How the genre of rap is evolving


Graphic by Simran Dhaliwal

I like to think about rap on a spectrum — much like the political one.

Just like there is a left and right in politics, there is a left and right in rap: liberals on the left, who encourage change and a forward way of thinking, conservatives on the right, who cherish and try to protect fundamental values.

Artists like Young Thug, Future and Migos are leading the transformation of rap, while artists like Kendrick Lamar, J.Cole and Drake are taking a more fundamental approach.

It is obvious that the “left” is becoming more popularized and is slowly taking over the mainstream.

From a rap perspective, most of the music being put out is, quite frankly, bad.

This “new brand” of rap, characterized by songs that focus heavily on the flow and beat, rather than the lyrics, has transgressed from the old-school principles with little to no value being offered by the lyrics other than to simply compliment the beat.

Rap is a sub-culture of hip-hop and originated from the South Bronx.

Although lyrics weren’t a huge component of rap, they gave a voice to the voiceless by allowing them to speak about their daily life.

The lyrics could be as simple as someone talking about going to the store to buy something.

Later in the ‘90s, lyrics became a huge element of rap, with rappers like Tupac, Biggie and Snoop Dogg using the genre to create clever wordplay and to express their deepest thoughts.

This evolution of rap has now dominated for nearly two and a half decades, longer than any other previous evolution.

Although lyrics weren’t a huge component of rap, they gave a voice to the voiceless by allowing them to speak about their daily life. 

With it’s success, it’s safe to say that lyrics are key element of rap.

Without lyrics, rap is bland. It holds no value.

I’m not saying the lyrics must always be meaningful or include clever wordplay, but the presence of words should, at least, be clear.

Now, many would try to argue that these new rappers aren’t trying to come up with great lyrics.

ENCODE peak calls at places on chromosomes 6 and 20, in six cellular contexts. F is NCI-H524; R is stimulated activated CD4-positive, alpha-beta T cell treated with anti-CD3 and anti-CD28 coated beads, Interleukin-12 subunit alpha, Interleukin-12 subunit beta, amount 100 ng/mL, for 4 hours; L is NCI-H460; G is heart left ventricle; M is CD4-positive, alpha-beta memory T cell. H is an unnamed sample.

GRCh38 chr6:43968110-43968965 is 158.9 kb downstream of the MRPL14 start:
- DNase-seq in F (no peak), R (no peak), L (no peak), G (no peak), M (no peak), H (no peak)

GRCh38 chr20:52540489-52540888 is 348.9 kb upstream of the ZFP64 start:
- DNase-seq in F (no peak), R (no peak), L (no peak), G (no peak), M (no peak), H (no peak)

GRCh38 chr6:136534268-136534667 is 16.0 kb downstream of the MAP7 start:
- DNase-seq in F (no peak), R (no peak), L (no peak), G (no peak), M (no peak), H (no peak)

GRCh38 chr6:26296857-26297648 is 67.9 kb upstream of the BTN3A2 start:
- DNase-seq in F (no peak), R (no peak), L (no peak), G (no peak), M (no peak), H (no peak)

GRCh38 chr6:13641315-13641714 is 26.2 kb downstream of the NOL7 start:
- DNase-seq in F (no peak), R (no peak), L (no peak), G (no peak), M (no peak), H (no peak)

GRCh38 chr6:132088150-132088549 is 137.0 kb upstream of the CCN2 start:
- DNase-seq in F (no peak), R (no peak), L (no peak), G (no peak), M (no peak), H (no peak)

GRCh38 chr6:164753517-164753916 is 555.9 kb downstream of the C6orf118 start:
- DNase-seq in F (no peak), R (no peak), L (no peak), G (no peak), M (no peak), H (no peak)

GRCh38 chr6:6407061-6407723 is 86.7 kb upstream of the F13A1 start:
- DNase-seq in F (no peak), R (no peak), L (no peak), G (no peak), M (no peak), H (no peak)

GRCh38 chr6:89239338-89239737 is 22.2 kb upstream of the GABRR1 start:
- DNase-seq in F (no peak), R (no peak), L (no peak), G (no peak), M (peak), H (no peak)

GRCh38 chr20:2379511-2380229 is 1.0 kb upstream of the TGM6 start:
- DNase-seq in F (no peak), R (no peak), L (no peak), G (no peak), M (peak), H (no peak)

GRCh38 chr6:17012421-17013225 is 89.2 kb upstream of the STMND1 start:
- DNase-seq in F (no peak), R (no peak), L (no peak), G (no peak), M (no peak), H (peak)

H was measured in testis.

They’ll say something along the lines of: the whole point is for it to sound good, not for the song to have great lyrics.

Artists like Lil Yatchy and Lil Uzi Vert are often simply making noises out of words.

This is in no way even close to what rap started as or has been.

To a large number of people, including myself, rap is the ability to use words to tell a story, vent or simply rhyme while matching the words with the beat to come up with a flow.

If a beat is dominated with noises rather words and the foundational element of lyrics is being thrown away, why isn’t it classified as a different genre?

One of biggest problems I have with this new wave is when people call some of these newer artists the “greatest of all time.”

How can someone even begin to compare Tupac to Young Thug?

Their music is in no way comparable and both are trying to accomplish two completely different goals.

It’s like comparing apples to oranges. They’re so different that you can’t even begin to compare them.

It’s not fair to either artist to rival the other, as they are not even competing in the same space.

It’s important to acknowledge the fundamental differences within hip-hop and artists should compete with others in their own category.

Rapping and mumbling are two completely different things.

I’m not saying don’t listen to these new artists and I’m not saying they are bad artists.

All I’m saying is that they’re bad rappers.

2 Responses to “How the genre of rap is evolving”

  1. Lil Uzi Vert Avatar
    Lil Uzi Vert

    wow sourabh so cool!! But why isn’t your last name capitalized

  2. Nilimaborulkar Avatar

    Well done Sourabh!!

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